The objective function will reject any invalid genome that produces a FCFG with some x[i{0, ..., 5}] > 1, and then assigns 0% recognition accuracy for such genome. Figure 13 shows such the genome while Figure 14 shows the genetic configuration setting.
X[0]=3.28125e-07; X[1]=140; X[2]=0; . . X[10]=1; X[11]=0; X[12]=0; [ ac = 0 ] X[0]=0; X[1]=0; X[2]=0; . . X[10]=1.5; X[11]=1; X[12]=781250; [ ac = 71.30 ]

Figure 13: Invalid(left) and valid(right) FCFG genome with its recognition accuracy.

Number of Genomes 64 Length of the String 156 Replacement Percentage 50% Crossover Percentage 100% Crossover Method Two-point Mutation Percentage 10% Max. Number of Generations 256 Random number seed 191 Figure 14: Genetic configuration setting.

Encoding scheme We design each 12-bits floating point x[i] as mantissa[i] 10exponent[i], i {0, ..., 12}. Therefore the total length of the encoded string is 1312 = 156 bits. Figure 15 shows the encoding scheme.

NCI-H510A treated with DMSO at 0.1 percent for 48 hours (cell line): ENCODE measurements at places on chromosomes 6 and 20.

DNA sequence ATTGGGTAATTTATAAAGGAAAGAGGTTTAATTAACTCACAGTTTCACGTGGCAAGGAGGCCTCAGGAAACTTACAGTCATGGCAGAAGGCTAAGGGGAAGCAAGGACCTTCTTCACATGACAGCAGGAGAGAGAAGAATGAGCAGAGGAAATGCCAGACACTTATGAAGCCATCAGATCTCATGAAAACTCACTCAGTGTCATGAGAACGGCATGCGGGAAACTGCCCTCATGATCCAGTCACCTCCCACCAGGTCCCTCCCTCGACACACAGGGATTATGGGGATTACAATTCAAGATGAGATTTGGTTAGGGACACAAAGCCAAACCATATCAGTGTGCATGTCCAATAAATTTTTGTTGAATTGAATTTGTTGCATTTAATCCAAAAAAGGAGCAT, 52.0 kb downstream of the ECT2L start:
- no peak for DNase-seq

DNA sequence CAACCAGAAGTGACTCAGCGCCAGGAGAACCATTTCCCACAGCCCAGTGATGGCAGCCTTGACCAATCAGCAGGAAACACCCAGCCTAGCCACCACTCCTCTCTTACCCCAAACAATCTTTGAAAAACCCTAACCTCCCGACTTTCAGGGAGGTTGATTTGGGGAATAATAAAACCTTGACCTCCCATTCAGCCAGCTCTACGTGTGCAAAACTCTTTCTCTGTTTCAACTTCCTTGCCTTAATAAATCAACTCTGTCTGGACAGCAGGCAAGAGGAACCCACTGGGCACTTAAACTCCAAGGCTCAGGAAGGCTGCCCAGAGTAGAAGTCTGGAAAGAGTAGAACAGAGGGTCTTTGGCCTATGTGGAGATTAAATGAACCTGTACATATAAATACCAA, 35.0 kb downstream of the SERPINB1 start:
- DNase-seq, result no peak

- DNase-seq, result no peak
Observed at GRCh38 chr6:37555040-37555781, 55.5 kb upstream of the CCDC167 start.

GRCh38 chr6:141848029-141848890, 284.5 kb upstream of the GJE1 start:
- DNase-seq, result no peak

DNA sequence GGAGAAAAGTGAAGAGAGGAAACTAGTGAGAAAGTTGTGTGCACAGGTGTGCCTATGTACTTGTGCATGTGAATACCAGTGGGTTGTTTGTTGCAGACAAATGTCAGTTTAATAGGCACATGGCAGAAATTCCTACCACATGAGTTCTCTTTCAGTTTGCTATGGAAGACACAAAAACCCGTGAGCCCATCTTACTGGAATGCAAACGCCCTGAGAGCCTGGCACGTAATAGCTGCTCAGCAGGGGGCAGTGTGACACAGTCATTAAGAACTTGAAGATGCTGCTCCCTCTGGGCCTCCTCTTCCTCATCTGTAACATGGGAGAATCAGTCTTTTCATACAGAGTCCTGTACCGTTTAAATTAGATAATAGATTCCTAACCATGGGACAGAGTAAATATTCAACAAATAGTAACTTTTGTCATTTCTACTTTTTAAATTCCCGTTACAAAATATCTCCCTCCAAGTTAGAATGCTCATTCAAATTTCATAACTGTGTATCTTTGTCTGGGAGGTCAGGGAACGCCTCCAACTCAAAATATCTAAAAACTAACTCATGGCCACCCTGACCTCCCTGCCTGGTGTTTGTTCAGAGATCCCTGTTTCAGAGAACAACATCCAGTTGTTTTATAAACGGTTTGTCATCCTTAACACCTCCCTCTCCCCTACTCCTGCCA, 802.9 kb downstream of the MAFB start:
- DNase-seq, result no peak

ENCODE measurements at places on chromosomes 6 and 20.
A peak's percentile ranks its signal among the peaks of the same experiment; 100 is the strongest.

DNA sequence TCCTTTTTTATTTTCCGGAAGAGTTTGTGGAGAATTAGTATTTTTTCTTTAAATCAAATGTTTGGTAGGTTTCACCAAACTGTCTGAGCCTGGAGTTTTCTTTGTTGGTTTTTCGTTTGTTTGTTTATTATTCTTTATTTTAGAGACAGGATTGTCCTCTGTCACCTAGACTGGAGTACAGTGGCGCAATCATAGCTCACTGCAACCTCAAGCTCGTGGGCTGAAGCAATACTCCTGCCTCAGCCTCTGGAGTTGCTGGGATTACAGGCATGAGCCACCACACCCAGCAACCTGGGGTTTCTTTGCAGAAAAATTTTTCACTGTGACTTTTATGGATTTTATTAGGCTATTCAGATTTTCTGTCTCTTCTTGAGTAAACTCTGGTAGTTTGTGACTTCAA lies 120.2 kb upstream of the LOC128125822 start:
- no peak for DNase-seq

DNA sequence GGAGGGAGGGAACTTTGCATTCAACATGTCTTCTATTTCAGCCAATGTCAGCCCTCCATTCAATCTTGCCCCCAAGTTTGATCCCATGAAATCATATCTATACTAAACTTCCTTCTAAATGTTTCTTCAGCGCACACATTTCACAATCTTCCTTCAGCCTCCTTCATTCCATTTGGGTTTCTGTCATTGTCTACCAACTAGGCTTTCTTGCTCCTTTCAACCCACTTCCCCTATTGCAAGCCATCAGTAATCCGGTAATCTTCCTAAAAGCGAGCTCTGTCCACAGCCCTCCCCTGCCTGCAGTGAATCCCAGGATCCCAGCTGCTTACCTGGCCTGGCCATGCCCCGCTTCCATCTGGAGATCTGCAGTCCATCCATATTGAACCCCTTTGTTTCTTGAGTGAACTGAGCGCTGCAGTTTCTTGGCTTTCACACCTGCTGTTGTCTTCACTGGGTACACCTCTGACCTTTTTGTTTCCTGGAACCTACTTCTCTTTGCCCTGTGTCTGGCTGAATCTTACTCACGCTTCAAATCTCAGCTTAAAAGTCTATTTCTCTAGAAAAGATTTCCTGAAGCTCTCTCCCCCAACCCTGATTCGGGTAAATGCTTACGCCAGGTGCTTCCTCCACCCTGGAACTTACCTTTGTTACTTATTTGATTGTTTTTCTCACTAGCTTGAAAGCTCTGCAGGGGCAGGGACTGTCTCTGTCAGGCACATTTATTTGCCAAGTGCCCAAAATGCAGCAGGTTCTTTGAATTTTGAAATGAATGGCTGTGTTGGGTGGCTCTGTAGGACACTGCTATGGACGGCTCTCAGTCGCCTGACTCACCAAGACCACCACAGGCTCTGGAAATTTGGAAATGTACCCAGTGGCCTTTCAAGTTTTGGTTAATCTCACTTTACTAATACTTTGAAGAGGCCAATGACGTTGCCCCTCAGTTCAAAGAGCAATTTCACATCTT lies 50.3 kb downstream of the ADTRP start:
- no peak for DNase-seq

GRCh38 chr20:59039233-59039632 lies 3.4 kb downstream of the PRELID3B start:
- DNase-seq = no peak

x[0].b[0] ... x[0].b[11] ... ... x[12].b[11] Figure 15: Encoding scheme.

Experiment 1 uses the training set EC which is of size 2539 = 1,078. Experiment 2 uses the training set E which is of size 539. Experiment 3 uses the training set E20 = { x E | x is a 20-point font } which is of size | E20 | = 77. All experiments use the same genetic configuration mentioned earlier. By evaluating the fitness of genomes, the genomes that produce good recognition accuracy are picked. After enough iterations of the GA, the genome that produces the best recognition accuracy is established. The recognition accuracy of the final generation on each experiments are shown in Table 1. We can say that FL affects the changing of synaptic weights, and this makes BNN more flexible for recognising imperfect chracters.
Table 1: Recognition accuracy of the final generation. Exp. #train #test ILP& ILP& BNN BNN&FST 1 1,078 2,158 94.77% 96.13% 2 539 2,158 84.23% 86.93% 3 77 2,158 67.94% 74.80% avg. 82.31% 85.95%